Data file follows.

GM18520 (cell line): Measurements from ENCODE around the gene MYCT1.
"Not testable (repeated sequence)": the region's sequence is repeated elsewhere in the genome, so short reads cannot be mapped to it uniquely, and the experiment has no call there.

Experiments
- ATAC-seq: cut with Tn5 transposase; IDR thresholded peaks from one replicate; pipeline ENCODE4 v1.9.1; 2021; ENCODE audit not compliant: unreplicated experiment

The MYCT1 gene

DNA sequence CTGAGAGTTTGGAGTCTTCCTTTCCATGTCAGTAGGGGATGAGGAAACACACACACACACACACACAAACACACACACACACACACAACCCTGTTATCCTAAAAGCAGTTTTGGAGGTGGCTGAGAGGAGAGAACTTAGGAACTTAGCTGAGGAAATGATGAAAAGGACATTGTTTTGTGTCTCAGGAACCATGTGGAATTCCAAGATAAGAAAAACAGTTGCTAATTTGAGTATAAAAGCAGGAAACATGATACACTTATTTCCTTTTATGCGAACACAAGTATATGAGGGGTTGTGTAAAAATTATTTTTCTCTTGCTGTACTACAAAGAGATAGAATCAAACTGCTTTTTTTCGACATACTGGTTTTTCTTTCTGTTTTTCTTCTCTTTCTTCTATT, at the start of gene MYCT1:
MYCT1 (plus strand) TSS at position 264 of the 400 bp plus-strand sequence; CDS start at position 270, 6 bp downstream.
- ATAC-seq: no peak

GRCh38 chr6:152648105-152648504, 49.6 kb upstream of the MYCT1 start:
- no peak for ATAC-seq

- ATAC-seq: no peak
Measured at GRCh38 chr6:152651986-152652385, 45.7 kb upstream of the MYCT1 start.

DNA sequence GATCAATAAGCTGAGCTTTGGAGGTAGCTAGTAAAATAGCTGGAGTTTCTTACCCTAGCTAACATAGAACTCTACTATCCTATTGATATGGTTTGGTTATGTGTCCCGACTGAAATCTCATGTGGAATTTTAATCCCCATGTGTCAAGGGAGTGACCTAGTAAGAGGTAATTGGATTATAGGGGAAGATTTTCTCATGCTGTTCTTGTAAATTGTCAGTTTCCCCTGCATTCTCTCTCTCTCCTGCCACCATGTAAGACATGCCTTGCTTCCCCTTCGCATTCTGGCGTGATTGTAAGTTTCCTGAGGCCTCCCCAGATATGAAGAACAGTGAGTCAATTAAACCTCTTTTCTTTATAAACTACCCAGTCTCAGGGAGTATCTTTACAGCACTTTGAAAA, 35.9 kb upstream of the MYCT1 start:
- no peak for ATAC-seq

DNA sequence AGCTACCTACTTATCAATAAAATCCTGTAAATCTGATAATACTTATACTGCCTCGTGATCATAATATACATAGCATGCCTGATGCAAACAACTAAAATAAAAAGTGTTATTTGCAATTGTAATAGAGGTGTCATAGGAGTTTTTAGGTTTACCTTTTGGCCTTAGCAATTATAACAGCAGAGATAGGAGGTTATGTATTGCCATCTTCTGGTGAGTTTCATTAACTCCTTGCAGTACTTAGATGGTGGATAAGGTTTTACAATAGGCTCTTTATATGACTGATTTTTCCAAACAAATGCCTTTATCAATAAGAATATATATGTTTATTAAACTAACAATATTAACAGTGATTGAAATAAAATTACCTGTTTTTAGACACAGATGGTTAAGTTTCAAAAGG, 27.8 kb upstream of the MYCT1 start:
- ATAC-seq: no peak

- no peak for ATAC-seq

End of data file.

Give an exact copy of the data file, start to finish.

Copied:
GM18520 (cell line): Measurements from ENCODE around the gene MYCT1.
"Not testable (repeated sequence)": the region's sequence is repeated elsewhere in the genome, so short reads cannot be mapped to it uniquely, and the experiment has no call there.

Experiments
- ATAC-seq: cut with Tn5 transposase; IDR thresholded peaks from one replicate; pipeline ENCODE4 v1.9.1; 2021; ENCODE audit not compliant: unreplicated experiment

The MYCT1 gene

DNA sequence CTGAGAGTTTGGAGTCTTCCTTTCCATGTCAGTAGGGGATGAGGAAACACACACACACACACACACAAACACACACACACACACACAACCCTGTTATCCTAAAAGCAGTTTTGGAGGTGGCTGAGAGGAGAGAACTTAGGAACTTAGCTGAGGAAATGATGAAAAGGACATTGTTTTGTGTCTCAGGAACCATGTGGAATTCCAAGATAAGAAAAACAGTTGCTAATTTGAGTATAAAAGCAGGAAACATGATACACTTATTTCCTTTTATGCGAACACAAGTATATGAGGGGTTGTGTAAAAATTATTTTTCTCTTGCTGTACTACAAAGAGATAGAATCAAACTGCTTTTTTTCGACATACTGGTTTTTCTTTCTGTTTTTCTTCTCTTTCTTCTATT, at the start of gene MYCT1:
MYCT1 (plus strand) TSS at position 264 of the 400 bp plus-strand sequence; CDS start at position 270, 6 bp downstream.
- ATAC-seq: no peak

GRCh38 chr6:152648105-152648504, 49.6 kb upstream of the MYCT1 start:
- no peak for ATAC-seq

- ATAC-seq: no peak
Measured at GRCh38 chr6:152651986-152652385, 45.7 kb upstream of the MYCT1 start.

DNA sequence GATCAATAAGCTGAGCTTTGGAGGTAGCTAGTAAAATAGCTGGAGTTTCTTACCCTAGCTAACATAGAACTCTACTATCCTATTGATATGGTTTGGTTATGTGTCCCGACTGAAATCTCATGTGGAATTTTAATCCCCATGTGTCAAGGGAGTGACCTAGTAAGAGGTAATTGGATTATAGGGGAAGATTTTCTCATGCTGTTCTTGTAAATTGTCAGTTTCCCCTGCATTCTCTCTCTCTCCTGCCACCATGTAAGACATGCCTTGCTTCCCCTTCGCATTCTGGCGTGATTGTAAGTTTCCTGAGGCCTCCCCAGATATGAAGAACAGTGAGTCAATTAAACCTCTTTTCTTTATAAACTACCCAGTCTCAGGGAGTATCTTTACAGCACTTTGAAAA, 35.9 kb upstream of the MYCT1 start:
- no peak for ATAC-seq

DNA sequence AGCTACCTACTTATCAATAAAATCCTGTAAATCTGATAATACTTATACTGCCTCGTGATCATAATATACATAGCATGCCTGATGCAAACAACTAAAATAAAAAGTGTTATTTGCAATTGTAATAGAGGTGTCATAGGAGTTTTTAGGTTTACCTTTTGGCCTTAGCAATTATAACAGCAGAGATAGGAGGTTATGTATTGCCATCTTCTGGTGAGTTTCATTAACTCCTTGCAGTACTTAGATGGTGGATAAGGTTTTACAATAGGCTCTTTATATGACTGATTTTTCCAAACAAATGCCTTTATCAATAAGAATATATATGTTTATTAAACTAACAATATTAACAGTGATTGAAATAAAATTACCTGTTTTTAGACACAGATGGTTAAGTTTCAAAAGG, 27.8 kb upstream of the MYCT1 start:
- ATAC-seq: no peak

- no peak for ATAC-seq